Has your child ever asked you to do something you didn’t know how to do, or aren’t sure how to teach them?

There are things I want to teach my children and expose them to, and some things I realize I don’t know how to do or probably wouldn’t be the best teacher (e.g. skiing or snowboarding!), but I also know I can go to a ski resort and pay for them to get a lesson with a skilled instructor. What do you do when you’re not sure who can help?

My boys love stop motion video. It doesn’t matter what format—clay, cutout, graphic, puppet or Lego. You can see stop motion in greater abundance than I did as a kid. Rudolph the Red-Nosed Reindeer and other holiday classics encompassed my exposure to stop motion. My children’s experience has been different. My oldest was able to participate in an iPad Animation class after school one semester. I wasn’t sure how the course would work at first—would they be using clay? Or something else? I soon learned Lego was the format of choice, and the class provided (just for the class itself) the iPads for the kids to use. Every week when I’d pick up my son from class he couldn’t wait to show me how many frames he had shot and what the video action looked like. My husband and I were struck with advancements in technology. Star Wars came to theaters when we were our son’s age, and now our children had tools to make their own movie. Amazing! The iPad Animation class has long since ended and my boys have continued to seek it out. We came across Lego animation both professionally (Lego Star Wars: The Padawan Menance) which my kids love, and amateur videos on YouTube. When my children saw that other kids were making Lego videos, they wanted to make them too. The only problem, my husband and I didn’t know how to help—we weren’t familiar with what software the teacher had used with my son’s animation class and weren’t sure if we could figure it out. Because neither my husband nor I were familiar with what we needed to do next, we did what any parent would do. We stalled.

My oldest son began asking, almost daily, to make a Lego movie. “One day,” I replied early on. So he adjusted his question, “Can we make a Lego video one day?” to which I’d reply, “Yes, one day.” It was clear to me that the line of questioning and my response were not making me comfortable. I want to expose my children to different things and certainly want to encourage any interests or passions they have, particularly if they help them explore their creativity or capabilities. I was resistant to allow my sons to make videos because I didn’t know how to help. After a few weeks of stalling I finally told myself enough! I decided it was time to do some digging around the iPad/iPhone App Store to see what was out there. I tried video animation first and got some hits, but not what I was hoping for. I tried again this time typing in the key words Stop Motion Animation. I got a match and found a tool my kids could use. The app is called Stop Motion Animation (go figure!) and is really easy to use. My sons and even my niece started using the software right away, navigated it easily and have made numerous movies since. They love it.

Once I saw how easy the application worked and how much joy my children got from it, I asked myself why did it take you so long to make this happen? I determined not knowing what to do next was what inhibited me from taking action. And isn’t that something we all incur as parents from time to time? Part of my role as a parent is to teach my children things. Getting out of my comfort zone to do something new, even if its simply finding out a way to help my children make stop motion Lego videos, is good for me. I want my children to push themselves to see what they are capable of doing, and it’s good for me to do that too. I’m reminded of the cue given when a scene is being shot in a movie or show…and…ACTION!  When the director says “action” the actors start the scene. They may make mistakes and have to do multiple takes to get the scene right, but hesitation to start doesn’t serve the project or any of the people involved well. Instead of pausing or stalling when faced with a can-we-make-a-video or other situation where I’m not sure what exactly I need to do next in the future, I’ll be less hesitant to jump in and start figuring it out (and….action!). It might not be easy or comfortable for me, but will get easier if I take action.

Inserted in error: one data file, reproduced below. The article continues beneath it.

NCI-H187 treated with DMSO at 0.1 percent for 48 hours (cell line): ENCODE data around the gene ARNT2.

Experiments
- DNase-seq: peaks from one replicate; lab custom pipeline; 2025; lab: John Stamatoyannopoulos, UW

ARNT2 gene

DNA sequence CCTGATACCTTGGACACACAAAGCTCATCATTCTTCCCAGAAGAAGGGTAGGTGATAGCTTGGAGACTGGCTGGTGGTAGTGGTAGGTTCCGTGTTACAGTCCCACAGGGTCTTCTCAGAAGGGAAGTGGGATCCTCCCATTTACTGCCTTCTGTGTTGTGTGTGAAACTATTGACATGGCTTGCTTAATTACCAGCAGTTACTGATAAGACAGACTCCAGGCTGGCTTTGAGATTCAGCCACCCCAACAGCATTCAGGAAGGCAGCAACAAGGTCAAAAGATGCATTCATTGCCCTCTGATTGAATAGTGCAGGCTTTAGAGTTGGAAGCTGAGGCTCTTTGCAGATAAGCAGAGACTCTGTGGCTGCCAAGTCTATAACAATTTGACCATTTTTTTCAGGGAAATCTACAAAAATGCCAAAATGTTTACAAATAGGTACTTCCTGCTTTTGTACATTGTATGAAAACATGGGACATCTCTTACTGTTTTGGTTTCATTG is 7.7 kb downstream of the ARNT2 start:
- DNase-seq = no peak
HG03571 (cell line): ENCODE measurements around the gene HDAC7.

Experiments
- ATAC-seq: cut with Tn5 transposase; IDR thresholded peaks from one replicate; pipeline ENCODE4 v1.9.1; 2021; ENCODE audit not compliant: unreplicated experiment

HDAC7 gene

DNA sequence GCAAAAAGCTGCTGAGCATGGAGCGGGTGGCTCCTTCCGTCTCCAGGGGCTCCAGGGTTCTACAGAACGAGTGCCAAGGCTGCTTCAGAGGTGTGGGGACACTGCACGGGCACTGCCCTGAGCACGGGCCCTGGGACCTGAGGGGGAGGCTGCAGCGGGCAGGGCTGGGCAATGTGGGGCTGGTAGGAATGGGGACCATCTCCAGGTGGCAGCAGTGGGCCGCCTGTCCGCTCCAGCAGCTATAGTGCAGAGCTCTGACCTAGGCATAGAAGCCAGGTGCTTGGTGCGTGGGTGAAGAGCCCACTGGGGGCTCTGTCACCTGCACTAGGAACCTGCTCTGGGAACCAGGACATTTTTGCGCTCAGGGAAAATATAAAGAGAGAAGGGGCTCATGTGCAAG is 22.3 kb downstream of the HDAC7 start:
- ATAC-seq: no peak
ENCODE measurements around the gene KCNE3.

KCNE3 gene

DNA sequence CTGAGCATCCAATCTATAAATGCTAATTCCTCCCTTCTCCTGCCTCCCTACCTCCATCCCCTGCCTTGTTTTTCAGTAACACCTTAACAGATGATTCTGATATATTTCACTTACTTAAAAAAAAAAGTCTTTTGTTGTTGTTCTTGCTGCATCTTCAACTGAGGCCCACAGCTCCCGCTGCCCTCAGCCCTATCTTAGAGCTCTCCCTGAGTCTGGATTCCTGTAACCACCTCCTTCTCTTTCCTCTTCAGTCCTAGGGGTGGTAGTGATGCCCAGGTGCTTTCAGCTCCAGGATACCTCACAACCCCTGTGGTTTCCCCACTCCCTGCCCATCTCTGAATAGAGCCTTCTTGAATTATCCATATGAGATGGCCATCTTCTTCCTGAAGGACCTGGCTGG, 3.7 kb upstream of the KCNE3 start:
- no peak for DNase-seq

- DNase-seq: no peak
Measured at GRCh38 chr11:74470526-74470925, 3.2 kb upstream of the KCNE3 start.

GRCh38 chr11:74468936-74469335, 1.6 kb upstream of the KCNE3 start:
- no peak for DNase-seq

What prevents you from taking action when your child wants to try something you’re not familiar or comfortable teaching them? What tools do you employ to help to help you take action?

My Kids Went on a Road Trip and All They Got Were These Marketing Toys!

Jim Gaffigan’s Dad is Fat book has some hilarious content that any parent can relate to. One chapter, “You Win, McDonalds” really struck home. My husband and I have often had discussions around the marketing of companies like McDonald’s and Legos. The marketing is so good it’s hard to fault either company with their success in these areas.

When we go on a road trip we almost always stop into at least one McDonald’s or one Cracker Barrel. We’ve tried other restaurants and McDonald’s wins out because of the happy meal and the cool toy they offer with it, and of course, most have a playground. And while we may not normally let our children go on the playground, mainly for time sake (though knowing they are not picking up any unknown germs is always reassuring) the fact that they have a playground screams “We Like Kids” to kids.  Cracker Barrel is a favorite, because you’ve got cool rocking chairs to hang out in on the porch (assuming you can find a free one) and you have to go through an awesome store in order to get to the restaurant. Everyone can find something they’d like to eat in the Cracker Barrel and can probably find something they wouldn’t mind buying too. To our kids Cracker Barrel screams “We Like Everyone!”

We recently went on a cross-country trip and spent many hours in the car. We inevitably hit a McDonald’s and a Cracker Barrel.  There were Happy Meals and miscellaneous knick-knacks purchased. And while the Happy Meal toy or the Cracker Barrel trinket may be easily forgotten, by our children they were part of good memories for all of us.